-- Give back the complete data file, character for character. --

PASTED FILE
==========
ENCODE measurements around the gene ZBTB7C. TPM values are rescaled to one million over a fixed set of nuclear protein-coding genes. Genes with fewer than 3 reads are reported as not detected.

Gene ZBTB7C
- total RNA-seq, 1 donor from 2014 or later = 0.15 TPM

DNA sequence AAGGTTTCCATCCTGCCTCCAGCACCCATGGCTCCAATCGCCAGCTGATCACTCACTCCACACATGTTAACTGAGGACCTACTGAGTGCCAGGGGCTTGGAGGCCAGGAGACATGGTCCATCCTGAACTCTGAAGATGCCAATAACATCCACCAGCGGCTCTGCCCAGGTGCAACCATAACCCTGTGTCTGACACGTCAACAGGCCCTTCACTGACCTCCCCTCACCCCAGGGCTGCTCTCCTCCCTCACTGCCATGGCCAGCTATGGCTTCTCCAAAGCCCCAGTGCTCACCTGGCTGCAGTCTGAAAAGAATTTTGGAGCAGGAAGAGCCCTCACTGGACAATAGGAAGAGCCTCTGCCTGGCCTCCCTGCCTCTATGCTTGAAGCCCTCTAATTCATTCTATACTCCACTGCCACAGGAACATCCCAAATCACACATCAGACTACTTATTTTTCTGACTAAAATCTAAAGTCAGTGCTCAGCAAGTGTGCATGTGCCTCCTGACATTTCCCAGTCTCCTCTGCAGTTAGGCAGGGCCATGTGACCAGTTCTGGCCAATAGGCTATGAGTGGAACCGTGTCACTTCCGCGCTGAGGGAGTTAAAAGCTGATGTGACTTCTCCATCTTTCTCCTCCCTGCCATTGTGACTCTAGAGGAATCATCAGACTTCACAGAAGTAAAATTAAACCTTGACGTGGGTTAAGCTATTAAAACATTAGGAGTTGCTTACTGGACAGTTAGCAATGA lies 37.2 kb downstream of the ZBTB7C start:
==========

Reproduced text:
ENCODE measurements around the gene ZBTB7C. TPM values are rescaled to one million over a fixed set of nuclear protein-coding genes. Genes with fewer than 3 reads are reported as not detected.

Gene ZBTB7C
- total RNA-seq, 1 donor from 2014 or later = 0.15 TPM

DNA sequence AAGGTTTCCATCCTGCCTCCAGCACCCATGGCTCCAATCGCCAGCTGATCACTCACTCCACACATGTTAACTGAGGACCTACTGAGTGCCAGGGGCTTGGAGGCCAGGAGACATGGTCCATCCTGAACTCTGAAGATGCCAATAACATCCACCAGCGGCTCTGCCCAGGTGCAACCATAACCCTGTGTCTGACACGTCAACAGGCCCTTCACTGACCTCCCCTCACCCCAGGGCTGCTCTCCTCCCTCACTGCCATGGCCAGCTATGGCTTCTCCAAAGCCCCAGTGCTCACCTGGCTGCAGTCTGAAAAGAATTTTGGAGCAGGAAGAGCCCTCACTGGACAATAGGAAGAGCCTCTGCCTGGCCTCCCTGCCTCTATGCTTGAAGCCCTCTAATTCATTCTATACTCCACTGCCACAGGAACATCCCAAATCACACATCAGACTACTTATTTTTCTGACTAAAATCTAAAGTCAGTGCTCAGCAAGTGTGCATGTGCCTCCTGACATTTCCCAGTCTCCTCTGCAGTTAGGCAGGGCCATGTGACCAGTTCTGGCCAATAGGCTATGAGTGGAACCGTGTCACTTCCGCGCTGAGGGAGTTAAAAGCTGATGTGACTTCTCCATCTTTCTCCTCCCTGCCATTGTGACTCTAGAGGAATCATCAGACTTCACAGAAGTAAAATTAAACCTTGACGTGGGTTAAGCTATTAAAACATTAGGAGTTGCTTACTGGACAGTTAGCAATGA lies 37.2 kb downstream of the ZBTB7C start: